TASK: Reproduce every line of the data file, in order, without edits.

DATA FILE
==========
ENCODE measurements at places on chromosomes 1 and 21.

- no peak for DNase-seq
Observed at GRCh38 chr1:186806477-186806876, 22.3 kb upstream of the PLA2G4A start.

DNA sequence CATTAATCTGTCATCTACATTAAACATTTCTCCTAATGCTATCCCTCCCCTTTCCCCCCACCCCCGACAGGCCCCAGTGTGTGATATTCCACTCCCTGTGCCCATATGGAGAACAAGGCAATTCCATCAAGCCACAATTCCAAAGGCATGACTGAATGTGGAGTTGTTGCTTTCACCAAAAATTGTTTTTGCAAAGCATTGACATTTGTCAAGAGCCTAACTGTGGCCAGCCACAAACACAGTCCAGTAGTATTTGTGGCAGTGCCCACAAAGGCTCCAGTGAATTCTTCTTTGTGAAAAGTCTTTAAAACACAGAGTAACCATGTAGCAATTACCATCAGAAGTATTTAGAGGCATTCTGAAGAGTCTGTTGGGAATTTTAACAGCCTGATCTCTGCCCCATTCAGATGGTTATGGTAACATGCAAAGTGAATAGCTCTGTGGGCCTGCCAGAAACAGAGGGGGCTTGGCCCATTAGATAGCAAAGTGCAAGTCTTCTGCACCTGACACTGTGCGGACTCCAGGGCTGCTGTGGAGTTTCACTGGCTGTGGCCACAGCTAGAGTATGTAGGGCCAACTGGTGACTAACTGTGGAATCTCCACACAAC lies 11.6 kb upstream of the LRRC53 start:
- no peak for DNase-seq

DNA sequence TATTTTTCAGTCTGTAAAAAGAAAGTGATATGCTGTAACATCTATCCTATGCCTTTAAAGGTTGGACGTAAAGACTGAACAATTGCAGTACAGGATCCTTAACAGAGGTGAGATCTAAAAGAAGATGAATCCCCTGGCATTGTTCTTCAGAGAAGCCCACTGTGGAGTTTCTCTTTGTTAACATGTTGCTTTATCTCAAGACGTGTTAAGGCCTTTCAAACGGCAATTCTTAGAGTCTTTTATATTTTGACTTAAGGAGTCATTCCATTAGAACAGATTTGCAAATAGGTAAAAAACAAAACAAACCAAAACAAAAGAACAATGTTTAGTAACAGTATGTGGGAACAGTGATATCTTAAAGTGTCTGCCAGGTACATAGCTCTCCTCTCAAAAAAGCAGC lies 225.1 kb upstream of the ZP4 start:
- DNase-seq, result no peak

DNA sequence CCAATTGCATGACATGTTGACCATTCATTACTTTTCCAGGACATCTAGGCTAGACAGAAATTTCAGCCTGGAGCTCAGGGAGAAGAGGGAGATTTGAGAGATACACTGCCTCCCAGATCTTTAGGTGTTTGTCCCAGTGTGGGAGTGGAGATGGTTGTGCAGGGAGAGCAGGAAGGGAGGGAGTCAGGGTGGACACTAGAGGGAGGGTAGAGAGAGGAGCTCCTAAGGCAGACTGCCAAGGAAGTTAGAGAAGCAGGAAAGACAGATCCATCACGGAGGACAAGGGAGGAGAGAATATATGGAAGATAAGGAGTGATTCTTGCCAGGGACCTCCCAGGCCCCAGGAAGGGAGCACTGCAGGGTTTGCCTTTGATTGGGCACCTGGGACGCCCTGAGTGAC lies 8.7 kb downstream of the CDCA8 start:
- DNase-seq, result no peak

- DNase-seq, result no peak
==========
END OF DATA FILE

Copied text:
ENCODE measurements at places on chromosomes 1 and 21.

- no peak for DNase-seq
Observed at GRCh38 chr1:186806477-186806876, 22.3 kb upstream of the PLA2G4A start.

DNA sequence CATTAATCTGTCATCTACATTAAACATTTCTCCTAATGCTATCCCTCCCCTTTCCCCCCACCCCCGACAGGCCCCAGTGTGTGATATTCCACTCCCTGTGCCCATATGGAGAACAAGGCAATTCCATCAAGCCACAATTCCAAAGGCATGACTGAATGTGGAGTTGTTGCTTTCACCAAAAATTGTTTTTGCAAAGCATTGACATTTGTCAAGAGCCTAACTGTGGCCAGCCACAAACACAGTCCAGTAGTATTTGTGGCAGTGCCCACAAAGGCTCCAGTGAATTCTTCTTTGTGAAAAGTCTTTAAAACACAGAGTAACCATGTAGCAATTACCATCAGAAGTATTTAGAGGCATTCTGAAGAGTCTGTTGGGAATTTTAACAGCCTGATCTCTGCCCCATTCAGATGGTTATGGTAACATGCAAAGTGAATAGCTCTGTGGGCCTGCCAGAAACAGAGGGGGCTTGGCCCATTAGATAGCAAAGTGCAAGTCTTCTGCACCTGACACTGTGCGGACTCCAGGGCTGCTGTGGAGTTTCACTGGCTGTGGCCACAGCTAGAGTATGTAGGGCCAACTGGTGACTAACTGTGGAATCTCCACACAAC lies 11.6 kb upstream of the LRRC53 start:
- no peak for DNase-seq

DNA sequence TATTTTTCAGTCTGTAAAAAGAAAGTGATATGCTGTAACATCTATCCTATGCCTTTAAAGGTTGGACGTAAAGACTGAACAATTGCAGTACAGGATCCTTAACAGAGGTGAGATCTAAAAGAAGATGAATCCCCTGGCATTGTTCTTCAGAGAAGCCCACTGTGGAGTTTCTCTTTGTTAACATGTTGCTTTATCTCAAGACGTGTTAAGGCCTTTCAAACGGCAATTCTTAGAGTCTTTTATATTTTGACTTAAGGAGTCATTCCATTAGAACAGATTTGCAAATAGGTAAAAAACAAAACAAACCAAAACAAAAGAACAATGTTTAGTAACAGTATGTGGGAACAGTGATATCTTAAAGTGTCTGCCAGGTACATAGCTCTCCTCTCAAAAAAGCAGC lies 225.1 kb upstream of the ZP4 start:
- DNase-seq, result no peak

DNA sequence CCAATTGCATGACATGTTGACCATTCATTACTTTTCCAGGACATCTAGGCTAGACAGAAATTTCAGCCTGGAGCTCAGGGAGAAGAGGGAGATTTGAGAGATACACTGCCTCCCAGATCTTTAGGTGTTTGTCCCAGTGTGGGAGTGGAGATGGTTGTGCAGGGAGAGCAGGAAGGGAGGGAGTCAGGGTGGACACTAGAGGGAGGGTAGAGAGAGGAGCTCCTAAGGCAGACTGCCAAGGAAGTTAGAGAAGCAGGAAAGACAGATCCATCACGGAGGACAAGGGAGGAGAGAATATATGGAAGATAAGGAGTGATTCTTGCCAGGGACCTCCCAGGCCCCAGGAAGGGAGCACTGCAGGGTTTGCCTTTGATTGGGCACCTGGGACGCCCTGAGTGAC lies 8.7 kb downstream of the CDCA8 start:
- DNase-seq, result no peak

- DNase-seq, result no peak